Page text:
The Centers for Medicare and Medicaid Services (CMS) has issued new recommendations for the expanded reopening of surgical facilities in states and regions with no evidence of a rebound in COVID-19 cases and positive tests.
CMS still calls for optimization of telehealth services when available and appropriate, and continued sheltering-in-place for individuals at higher risk for severe COVID-19 illness unless their conditions warrant in-person attention. However, it recommends that in-person "non-emergent, non-COVID care" should be provided as clinically appropriate in facilities with the necessary resources.
The Phase II recommendations detail facility considerations, patient and staff testing, PPE and supply issues, workforce availability and sanitation protocols. For example, surgical facilities should:
- Establish non-COVID care zones. Before entering these areas, patients, physicians, clinical team members and support staff must be screened for symptoms of COVID-19.
- Provide proper PPE. Physicians and staff must wear surgical masks at all times. During procedures with a higher risk of aerosol transmission, clinical team members should wear N95 masks and face shields. Patients must wear surgical masks or cloth face coverings throughout their stay.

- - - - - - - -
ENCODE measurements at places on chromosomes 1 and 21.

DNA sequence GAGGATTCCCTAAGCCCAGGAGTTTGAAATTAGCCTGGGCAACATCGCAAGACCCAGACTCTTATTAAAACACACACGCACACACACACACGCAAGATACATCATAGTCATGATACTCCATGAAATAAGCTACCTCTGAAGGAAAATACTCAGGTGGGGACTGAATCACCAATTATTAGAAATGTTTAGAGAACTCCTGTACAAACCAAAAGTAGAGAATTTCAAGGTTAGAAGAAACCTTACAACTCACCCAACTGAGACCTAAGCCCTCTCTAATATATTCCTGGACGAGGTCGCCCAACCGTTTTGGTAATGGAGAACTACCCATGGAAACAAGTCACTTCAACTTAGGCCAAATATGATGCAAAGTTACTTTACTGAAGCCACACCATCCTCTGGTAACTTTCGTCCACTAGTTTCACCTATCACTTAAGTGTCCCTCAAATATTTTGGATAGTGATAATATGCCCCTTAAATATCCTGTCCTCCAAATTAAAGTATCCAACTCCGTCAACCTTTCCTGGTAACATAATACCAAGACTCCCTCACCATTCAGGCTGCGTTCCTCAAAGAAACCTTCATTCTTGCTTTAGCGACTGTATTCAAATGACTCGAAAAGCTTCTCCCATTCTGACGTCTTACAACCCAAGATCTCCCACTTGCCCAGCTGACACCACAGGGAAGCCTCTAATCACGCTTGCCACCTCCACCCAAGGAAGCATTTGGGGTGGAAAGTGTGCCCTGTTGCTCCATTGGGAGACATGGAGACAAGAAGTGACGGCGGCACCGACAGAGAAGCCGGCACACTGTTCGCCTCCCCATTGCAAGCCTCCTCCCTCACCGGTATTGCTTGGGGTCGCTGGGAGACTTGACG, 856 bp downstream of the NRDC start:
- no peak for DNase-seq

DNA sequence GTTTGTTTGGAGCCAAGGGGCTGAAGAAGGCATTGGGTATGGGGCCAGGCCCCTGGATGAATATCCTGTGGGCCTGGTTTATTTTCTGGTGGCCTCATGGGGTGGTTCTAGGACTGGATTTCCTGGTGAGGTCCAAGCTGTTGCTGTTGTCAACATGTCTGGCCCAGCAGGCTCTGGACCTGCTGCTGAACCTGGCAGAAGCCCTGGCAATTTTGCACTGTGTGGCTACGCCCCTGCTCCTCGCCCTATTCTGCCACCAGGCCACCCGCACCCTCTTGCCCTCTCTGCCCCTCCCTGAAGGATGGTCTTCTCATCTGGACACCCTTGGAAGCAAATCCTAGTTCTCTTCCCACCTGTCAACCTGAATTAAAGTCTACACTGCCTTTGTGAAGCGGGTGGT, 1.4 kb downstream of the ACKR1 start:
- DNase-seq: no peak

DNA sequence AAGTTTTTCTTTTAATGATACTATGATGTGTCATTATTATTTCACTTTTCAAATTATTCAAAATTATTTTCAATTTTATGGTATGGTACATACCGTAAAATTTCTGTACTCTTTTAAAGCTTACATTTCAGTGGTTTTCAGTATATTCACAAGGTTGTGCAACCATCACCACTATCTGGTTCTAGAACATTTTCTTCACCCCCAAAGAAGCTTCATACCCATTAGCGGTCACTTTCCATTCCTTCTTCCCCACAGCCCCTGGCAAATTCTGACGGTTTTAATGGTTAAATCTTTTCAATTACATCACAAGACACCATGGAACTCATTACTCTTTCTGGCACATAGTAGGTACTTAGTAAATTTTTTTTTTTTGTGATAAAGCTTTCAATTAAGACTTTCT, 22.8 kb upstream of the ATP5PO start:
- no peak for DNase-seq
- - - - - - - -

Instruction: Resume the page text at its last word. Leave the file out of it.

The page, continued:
- Maintain social distancing. Efforts should be made to minimize the time patients spend in waiting areas, chairs must be spaced at least six feet apart and patient volumes should remain low. Visitors are still prohibited. If they are necessary for an aspect of patient care, they should be pre-screened in the same way as patients.
- Focus on surface cleaning. Staffs must thoroughly clean and disinfect clinical spaces and common areas. They must ensure equipment and surfaces are decontaminated in accordance with CDC guidelines.
As surgical facilities reopen amid the ongoing COVID-19 pandemic, many patients still need convincing that it's safe to schedule or reschedule their operations. To bolster that considerable educational and marketing effort for surgery centers and other healthcare facilities, CMS also released a guide for patients and beneficiaries regarding the new realities of non-emergent in-person care.
"CMS is providing these recommendations to ensure non-emergency health care resumes safely and that patients are receiving needed in-person treatment that may have been postponed due to the public health emergency," states the agency.
"While telehealth has proven to be a lifeline, nothing can absolutely replace the gold standard of in-person care," says CMS Administrator Seema Verma. "Those needing operations, vaccinations, procedures, preventive care or evaluation for chronic conditions should feel confident seeking care when recommended by their provider."Joe Paone